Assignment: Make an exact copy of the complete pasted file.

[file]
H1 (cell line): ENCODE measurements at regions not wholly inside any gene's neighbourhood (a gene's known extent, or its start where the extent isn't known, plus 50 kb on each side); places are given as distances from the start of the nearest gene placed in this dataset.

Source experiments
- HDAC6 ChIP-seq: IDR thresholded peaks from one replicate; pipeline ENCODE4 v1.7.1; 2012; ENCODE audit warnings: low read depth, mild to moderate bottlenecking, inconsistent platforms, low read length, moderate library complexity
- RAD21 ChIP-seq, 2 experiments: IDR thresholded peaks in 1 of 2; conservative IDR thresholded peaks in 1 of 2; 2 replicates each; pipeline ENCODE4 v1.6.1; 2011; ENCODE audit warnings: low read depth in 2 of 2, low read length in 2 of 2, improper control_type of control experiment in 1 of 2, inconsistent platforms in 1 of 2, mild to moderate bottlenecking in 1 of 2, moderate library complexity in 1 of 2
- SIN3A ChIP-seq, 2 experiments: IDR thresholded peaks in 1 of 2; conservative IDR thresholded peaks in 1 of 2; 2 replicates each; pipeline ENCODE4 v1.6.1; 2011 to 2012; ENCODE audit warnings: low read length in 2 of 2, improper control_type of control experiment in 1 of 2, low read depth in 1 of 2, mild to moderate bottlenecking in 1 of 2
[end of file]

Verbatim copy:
H1 (cell line): ENCODE measurements at regions not wholly inside any gene's neighbourhood (a gene's known extent, or its start where the extent isn't known, plus 50 kb on each side); places are given as distances from the start of the nearest gene placed in this dataset.

Source experiments
- HDAC6 ChIP-seq: IDR thresholded peaks from one replicate; pipeline ENCODE4 v1.7.1; 2012; ENCODE audit warnings: low read depth, mild to moderate bottlenecking, inconsistent platforms, low read length, moderate library complexity
- RAD21 ChIP-seq, 2 experiments: IDR thresholded peaks in 1 of 2; conservative IDR thresholded peaks in 1 of 2; 2 replicates each; pipeline ENCODE4 v1.6.1; 2011; ENCODE audit warnings: low read depth in 2 of 2, low read length in 2 of 2, improper control_type of control experiment in 1 of 2, inconsistent platforms in 1 of 2, mild to moderate bottlenecking in 1 of 2, moderate library complexity in 1 of 2
- SIN3A ChIP-seq, 2 experiments: IDR thresholded peaks in 1 of 2; conservative IDR thresholded peaks in 1 of 2; 2 replicates each; pipeline ENCODE4 v1.6.1; 2011 to 2012; ENCODE audit warnings: low read length in 2 of 2, improper control_type of control experiment in 1 of 2, low read depth in 1 of 2, mild to moderate bottlenecking in 1 of 2